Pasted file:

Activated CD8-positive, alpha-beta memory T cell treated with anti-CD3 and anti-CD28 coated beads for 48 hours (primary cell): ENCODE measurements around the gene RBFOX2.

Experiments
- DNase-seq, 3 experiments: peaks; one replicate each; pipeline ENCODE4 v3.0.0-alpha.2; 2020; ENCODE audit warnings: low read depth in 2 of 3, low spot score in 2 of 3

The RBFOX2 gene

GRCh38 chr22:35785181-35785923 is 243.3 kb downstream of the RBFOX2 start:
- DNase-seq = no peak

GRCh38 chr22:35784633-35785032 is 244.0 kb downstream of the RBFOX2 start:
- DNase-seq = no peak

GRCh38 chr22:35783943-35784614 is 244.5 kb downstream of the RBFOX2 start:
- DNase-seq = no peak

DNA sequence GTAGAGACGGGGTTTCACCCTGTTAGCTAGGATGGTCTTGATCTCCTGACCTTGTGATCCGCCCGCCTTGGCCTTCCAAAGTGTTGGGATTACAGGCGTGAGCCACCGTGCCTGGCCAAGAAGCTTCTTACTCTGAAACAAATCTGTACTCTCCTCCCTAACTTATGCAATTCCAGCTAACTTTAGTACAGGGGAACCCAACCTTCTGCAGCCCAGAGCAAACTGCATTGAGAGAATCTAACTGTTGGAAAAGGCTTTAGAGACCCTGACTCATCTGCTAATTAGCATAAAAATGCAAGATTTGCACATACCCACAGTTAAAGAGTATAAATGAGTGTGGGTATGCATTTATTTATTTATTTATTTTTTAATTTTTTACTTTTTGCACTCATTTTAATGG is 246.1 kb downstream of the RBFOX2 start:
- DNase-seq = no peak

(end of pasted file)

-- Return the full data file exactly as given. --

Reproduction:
Activated CD8-positive, alpha-beta memory T cell treated with anti-CD3 and anti-CD28 coated beads for 48 hours (primary cell): ENCODE measurements around the gene RBFOX2.

Experiments
- DNase-seq, 3 experiments: peaks; one replicate each; pipeline ENCODE4 v3.0.0-alpha.2; 2020; ENCODE audit warnings: low read depth in 2 of 3, low spot score in 2 of 3

The RBFOX2 gene

GRCh38 chr22:35785181-35785923 is 243.3 kb downstream of the RBFOX2 start:
- DNase-seq = no peak

GRCh38 chr22:35784633-35785032 is 244.0 kb downstream of the RBFOX2 start:
- DNase-seq = no peak

GRCh38 chr22:35783943-35784614 is 244.5 kb downstream of the RBFOX2 start:
- DNase-seq = no peak

DNA sequence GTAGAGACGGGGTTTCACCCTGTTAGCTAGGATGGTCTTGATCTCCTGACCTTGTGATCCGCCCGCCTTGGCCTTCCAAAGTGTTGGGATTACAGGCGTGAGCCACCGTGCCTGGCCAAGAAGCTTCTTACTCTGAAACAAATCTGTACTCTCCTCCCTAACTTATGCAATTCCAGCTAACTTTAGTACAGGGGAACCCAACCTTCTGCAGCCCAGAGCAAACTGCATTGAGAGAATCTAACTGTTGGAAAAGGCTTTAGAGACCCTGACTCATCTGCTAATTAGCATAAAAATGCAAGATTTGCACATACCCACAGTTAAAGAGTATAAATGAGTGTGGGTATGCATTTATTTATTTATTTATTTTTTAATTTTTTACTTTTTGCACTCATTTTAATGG is 246.1 kb downstream of the RBFOX2 start:
- DNase-seq = no peak